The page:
Newark, Calif. — Risk Management Solutions (RMS) has updated its estimate for U.S. onshore and offshore insured losses from Hurricane Ike to $13 to $21 billion, of which $10 to $15 billion is estimated for wind and storm surge in Texas and Louisiana. The estimate also includes $2 to $3 billion from inland wind and flood losses and $1 to $3 billion in offshore losses, but does not include losses covered by the National Flood Insurance Program.

Newark, Calif.-based RMS published a preliminary loss estimate of $7 to $12 billion on September 17 shortly after Hurricane Ike made landfall over Galveston Island, Texas. The revised loss estimate is based on a new post-event modeling methodology that captures the uncertainty in Ike’s wind and storm surge footprint, due to the lack of observations, using an ensemble of 300 varying simulations of this footprint.

The updated industry loss estimate also includes an additional $2 to $3 billion of inland wind and flood losses that were not included in the previous RMS estimate. Most of these losses in the Midwestern United States resulted from wind damage caused by an unusual combination of the remnants of Ike with another meteorological system.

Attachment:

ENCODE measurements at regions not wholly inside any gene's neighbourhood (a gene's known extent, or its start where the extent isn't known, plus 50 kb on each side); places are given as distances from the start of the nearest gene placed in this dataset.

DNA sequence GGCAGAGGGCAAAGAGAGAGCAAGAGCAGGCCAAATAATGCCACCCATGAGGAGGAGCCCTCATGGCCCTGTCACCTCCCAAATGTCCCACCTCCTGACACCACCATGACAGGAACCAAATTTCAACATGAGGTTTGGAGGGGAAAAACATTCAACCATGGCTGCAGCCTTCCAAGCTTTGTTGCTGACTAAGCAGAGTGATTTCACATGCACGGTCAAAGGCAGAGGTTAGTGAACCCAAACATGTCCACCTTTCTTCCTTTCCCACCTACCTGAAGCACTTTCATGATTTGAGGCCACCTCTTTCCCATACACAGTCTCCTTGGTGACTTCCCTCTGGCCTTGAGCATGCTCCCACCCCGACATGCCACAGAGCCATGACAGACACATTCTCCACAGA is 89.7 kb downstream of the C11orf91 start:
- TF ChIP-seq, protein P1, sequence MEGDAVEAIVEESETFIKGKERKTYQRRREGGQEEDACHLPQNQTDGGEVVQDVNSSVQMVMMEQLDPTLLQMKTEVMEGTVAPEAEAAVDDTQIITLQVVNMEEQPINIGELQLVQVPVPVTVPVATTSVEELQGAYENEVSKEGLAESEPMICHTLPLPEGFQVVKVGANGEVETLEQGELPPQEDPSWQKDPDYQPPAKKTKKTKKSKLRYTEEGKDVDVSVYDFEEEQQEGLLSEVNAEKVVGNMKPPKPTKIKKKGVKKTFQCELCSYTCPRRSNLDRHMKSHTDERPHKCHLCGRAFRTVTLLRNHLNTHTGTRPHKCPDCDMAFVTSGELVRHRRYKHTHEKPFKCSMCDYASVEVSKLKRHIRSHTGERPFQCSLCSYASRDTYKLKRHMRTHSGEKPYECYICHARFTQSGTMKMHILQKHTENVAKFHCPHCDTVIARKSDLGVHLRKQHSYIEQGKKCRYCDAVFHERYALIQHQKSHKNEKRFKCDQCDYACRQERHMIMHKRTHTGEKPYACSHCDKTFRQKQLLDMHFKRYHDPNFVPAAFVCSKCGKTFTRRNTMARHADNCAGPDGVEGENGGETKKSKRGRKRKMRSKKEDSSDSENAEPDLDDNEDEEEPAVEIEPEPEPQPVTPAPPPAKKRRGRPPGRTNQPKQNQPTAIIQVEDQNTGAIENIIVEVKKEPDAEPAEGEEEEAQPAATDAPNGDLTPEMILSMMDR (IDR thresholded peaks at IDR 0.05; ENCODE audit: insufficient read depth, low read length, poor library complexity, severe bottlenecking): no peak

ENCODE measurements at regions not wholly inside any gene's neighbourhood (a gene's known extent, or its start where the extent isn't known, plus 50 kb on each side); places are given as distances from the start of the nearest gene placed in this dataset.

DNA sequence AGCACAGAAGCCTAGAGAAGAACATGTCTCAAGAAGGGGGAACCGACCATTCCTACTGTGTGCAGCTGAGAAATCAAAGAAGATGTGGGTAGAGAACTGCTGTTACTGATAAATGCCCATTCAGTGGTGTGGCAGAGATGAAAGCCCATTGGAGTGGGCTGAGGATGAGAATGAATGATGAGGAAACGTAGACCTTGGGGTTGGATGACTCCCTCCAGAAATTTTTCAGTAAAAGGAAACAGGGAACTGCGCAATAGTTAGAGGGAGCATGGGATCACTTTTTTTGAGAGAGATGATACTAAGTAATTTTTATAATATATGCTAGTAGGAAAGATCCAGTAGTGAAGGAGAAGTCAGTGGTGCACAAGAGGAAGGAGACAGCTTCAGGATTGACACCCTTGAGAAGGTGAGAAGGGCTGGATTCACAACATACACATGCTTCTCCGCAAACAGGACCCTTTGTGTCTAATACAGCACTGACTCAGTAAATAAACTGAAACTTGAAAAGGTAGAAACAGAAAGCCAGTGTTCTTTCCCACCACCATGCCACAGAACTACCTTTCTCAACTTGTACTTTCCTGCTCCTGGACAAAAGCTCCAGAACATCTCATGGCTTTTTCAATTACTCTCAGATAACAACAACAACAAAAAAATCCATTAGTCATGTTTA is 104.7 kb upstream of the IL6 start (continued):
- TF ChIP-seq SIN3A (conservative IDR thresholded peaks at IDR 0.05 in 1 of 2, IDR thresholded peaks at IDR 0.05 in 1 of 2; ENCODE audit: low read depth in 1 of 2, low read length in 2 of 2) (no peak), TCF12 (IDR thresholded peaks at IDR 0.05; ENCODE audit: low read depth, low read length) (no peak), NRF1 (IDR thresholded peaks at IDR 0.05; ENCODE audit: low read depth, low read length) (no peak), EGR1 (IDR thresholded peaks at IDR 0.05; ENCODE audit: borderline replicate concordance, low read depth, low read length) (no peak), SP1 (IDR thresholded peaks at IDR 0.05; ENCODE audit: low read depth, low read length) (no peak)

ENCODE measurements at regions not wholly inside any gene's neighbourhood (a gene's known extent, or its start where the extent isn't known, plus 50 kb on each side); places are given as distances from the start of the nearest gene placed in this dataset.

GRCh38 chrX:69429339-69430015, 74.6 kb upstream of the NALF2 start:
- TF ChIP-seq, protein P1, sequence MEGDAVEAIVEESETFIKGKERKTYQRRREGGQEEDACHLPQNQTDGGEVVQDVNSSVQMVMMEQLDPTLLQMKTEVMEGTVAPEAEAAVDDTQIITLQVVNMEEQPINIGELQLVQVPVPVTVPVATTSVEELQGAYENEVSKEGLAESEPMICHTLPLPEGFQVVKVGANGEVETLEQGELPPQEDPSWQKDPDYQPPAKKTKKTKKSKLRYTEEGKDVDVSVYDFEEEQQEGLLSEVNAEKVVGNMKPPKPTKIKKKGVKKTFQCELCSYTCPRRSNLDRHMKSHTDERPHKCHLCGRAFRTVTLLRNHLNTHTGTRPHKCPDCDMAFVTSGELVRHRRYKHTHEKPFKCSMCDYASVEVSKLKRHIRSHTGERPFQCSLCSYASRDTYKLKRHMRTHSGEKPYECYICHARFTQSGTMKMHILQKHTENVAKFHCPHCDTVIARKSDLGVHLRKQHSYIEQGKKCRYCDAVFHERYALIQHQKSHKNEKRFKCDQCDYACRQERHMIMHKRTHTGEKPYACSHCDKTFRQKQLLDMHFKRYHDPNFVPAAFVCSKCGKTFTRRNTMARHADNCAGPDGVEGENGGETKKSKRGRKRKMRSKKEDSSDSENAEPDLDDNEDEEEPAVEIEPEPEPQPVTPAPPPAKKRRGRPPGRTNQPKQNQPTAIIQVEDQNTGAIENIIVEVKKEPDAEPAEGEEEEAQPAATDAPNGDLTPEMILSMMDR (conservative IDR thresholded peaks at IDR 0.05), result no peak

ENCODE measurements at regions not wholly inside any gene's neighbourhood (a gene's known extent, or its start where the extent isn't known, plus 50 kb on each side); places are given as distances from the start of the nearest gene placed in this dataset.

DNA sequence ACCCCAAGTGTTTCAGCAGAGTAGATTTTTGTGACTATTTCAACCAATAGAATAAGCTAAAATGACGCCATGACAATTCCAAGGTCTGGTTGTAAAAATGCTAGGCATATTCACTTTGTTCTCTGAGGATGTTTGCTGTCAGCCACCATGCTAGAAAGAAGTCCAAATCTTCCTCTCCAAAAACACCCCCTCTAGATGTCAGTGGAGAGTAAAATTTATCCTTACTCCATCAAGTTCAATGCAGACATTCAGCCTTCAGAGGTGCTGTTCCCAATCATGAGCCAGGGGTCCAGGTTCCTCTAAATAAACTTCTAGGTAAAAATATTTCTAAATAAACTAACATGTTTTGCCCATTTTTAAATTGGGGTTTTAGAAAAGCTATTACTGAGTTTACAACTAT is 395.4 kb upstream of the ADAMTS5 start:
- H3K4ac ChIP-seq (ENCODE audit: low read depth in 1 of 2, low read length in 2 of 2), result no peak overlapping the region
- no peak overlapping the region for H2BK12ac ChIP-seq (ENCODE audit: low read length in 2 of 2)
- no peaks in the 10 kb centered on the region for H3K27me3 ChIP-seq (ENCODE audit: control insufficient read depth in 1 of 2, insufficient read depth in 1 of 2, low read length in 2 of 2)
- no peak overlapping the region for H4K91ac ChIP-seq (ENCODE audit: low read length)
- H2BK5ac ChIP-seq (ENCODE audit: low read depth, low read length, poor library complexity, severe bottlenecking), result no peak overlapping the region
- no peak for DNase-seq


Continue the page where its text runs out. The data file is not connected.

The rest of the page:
While the new modeling methodology better represents the losses expected from Hurricane Ike, the range of $13 to $21 billion reflects the significant uncertainty that still remains in assessing insured losses. One of the greatest sources of uncertainty in the range is the amount of storm surge losses that will be insured across the broad coastal areas of Texas and Louisiana impacted by Ike, according to RMS.

In addition to the customary challenges of differentiating wind and storm surge damage after a hurricane, and uncertainties in the percentage of properties with flood insurance, RMS expects final insured losses for Ike to be affected by the extended evacuations of Galveston and other coastal areas. Offshore platform losses are another source of uncertainty due to a wide range of practices within the offshore energy industry on insuring both physical platform damage as well as business interruption caused by loss of production.

The updated range of insured losses makes Ike the third-most costly U.S. hurricane after Katrina and Andrew.

Source: Risk Management Solutions

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